Less than nine months ago, Johnny Cueto dominated the New York Mets in Game 2 of the World Series, twirling a two-hit masterpiece to help the Kansas City Royals win their first championship in 30 years. In Tuesday night's All-Star Game, with home-field advantage in this year's World Series on the line, the Royals thanked him for his service by depositing his pitches into the seats.
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Royals first baseman Eric Hosmer and catcher Salvador Perez bashed home runs in the span of three batters in the second inning off Cueto, powering the American League to a 4-2 win--and becoming the first pair of teammates to homer in the same All-Star Game since Manny Ramirez and David Ortiz of the Boston Red Sox in 2004.
Hosmer added an RBI single in the third inning off Miami Marlins ace Jose Fernandez to earn MVP honors. Cueto, who parlayed his October brilliance into a $130 million free-agent contract this winter with the San Francisco Giants, failed to contain his old chums, sending the National League to their fourth straight All-Star loss.
"I felt like a proud papa there in the second inning after those two guys gave us the lead, and I was really excited," said Royals manager Ned Yost, who helmed the AL side. "It's been a long time since I've been that proud of two players in a moment like that."
The Royals understand as well as anyone the benefit of their league's winning the All-Star Game. It gave them home-field advantage in the past two World Series, including last year's five-game disposal of the Mets.
"We know how much that home-field advantage helped us," Hosmer said. "When you are talking the first two games of the World Series at your home field, it just brings that sense of comfort to the team and gives you a jump start for the whole series." The team with home-field advantage has won 24 of the last 30 World Series, though the Royals were an exception in 2014.
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The fans in Kansas City have apparently received the memo. They stuffed the ballot box last season, voting four of their players into the starting lineup. This year, they made sure Hosmer and Perez would have their moment here at Petco Park--and the two took full advantage, driving in all four runs the AL scored.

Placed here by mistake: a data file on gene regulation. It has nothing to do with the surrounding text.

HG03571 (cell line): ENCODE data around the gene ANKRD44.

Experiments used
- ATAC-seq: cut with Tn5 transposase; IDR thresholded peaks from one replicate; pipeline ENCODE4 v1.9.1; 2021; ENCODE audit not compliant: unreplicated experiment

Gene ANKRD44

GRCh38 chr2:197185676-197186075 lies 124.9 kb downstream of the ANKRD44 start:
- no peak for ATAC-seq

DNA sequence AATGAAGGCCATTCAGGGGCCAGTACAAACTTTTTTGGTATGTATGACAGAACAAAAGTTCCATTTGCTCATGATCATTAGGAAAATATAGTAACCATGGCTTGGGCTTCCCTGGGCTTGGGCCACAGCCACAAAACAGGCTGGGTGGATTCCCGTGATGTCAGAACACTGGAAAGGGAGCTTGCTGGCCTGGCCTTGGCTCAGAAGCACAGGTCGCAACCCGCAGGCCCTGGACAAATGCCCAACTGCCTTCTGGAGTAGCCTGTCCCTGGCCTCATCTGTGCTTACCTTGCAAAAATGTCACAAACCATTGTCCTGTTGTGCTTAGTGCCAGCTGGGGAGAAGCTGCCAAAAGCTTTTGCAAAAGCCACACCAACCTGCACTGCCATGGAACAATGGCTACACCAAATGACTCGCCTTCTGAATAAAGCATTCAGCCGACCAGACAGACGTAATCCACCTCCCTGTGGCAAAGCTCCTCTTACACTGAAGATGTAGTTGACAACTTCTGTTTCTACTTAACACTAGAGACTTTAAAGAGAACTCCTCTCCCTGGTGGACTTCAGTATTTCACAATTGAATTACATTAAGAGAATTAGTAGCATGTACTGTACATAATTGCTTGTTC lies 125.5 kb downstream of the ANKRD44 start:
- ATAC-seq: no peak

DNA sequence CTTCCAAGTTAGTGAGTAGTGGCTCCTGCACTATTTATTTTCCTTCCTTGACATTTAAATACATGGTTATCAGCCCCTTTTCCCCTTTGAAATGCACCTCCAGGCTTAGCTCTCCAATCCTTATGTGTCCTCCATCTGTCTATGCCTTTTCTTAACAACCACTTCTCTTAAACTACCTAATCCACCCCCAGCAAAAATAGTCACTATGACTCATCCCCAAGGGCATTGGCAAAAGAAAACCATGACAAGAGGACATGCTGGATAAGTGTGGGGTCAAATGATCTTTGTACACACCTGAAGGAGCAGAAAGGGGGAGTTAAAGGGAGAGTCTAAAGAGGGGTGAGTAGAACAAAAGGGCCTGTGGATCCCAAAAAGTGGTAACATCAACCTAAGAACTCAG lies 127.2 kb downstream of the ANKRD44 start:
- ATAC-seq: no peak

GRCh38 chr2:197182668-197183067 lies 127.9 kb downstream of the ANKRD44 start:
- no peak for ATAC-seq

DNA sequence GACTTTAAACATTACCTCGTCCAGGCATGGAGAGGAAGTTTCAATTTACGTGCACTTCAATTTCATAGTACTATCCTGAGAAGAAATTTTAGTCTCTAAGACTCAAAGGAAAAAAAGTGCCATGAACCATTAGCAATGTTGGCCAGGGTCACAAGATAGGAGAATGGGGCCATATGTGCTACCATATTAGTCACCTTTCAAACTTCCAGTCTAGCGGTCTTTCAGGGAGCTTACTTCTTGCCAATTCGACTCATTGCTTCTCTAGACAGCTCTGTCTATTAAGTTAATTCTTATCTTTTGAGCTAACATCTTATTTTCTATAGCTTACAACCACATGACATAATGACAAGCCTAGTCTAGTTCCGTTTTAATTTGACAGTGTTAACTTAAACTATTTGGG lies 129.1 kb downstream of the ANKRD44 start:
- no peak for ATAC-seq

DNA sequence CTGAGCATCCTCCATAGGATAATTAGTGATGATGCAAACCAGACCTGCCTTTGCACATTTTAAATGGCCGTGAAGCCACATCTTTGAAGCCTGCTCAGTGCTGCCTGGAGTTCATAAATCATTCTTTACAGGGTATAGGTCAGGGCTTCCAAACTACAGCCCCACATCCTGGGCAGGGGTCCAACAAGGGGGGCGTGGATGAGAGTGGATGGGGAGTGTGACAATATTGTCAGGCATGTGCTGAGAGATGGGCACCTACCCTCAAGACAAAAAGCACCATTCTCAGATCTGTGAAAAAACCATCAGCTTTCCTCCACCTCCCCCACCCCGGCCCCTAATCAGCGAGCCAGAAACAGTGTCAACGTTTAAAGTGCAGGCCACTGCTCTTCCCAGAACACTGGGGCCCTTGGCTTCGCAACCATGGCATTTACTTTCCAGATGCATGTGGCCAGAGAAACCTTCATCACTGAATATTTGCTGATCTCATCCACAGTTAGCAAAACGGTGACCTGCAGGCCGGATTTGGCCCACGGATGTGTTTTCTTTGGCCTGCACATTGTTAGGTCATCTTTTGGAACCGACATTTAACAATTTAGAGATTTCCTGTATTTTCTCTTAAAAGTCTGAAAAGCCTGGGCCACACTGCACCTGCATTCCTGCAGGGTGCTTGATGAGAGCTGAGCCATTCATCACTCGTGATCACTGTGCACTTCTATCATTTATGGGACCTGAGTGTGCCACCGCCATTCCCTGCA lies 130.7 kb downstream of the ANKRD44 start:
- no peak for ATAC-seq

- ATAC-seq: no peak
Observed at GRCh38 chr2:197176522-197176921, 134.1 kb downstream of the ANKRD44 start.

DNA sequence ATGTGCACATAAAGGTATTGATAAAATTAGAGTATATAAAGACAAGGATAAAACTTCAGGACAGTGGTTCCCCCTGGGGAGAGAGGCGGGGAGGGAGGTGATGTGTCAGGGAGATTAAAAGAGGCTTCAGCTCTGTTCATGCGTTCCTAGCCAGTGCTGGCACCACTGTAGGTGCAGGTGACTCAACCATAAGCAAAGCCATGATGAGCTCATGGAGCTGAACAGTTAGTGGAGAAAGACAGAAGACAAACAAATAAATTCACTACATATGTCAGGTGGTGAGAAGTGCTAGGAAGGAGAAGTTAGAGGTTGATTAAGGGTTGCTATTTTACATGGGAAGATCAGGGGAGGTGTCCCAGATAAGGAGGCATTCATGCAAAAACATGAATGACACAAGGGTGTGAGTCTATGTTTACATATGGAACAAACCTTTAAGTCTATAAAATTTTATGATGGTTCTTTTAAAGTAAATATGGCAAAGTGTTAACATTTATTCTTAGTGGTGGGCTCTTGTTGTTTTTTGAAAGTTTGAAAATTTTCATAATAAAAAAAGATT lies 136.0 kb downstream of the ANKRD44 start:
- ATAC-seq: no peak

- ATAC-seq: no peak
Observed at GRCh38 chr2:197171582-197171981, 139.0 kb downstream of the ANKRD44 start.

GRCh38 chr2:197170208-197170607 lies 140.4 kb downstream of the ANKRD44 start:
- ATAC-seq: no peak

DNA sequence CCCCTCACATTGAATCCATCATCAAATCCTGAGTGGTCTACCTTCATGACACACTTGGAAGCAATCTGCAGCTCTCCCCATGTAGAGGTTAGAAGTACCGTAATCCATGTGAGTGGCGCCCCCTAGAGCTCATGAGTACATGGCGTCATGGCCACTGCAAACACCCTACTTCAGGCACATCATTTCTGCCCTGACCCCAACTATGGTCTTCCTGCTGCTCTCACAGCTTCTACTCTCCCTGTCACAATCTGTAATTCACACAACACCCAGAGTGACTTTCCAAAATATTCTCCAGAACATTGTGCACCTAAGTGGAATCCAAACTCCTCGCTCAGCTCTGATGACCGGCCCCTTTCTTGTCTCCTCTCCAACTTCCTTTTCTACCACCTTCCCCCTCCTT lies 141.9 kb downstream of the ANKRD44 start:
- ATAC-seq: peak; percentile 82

As much as Tuesday felt like a celebration of the Royals' magical ride from last season, everything went wrong for their World Series opponent, the Mets. Even with Mets Terry Collins leading the NL squad, none of the four Mets named to the roster appeared in the game Tuesday--the only NL team not represented on the field.
Outfielder Yoenis Cespedes, voted to start, had to pull out because of a quad injury. Pitcher Noah Syndergaard, a top candidate to start the game on the mound, couldn't play because of an arm issue. That left starting pitcher Bartolo Colon and closer Jeurys Familia, whom Collins didn't use for strategic reasons. Afterward, Familia initially declined to speak with the media, before eventually agreeing and saying, "I'm not disappointed."
Oh, and if that wasn't bad enough, Collins had to sit in the dugout and watch as the Royals tormented him again on one of baseball's grandest stages.
"You don't win the World Championship without having a good team," Collins said. "They have great players, and Ned does a great job, and it was a lot of fun."
Ortiz, an iconic Red Sox slugger, loomed over the entire night. He plans to retire at the end of 2016 after 20 seasons--making Tuesday's All-Star Game, his 10th, also his last.
Starting as the designated hitter, Ortiz didn't make his mark in the batter's box, going 0-for-1 with a walk. Fernandez had said previously that he intended to groove Ortiz nothing but fastballs to give him a chance to hit a home run--only go to go back on his word once Ortiz stepped in the box.
"He told me it was the catcher's fault--he called it," said Ortiz, who addressed the AL team before the game. "Then 3-2 he threw me a slider, and I'm like, 'Are you trying to break my back?'
After Yost removed Ortiz from the game, the crowd of 42,386 sent him off with a rousing standing ovation--one of many that will follow him for the rest of the season.
Over the past few days, however, plenty of players lobbied for Ortiz to keep playing. At age 40, he leads the majors with 34 doubles and a 1.107 on-base-plus-slugging percentage.
On Tuesday, he put that idea to rest. "There's no way when you're at the beach, having a beer, having a good time, watching the waves that you want to go back to the gym," he said.
But thanks to Hosmer and Perez, his road to one last championship could be a little bit easier.
Write to Jared Diamond at firstname.lastname@example.org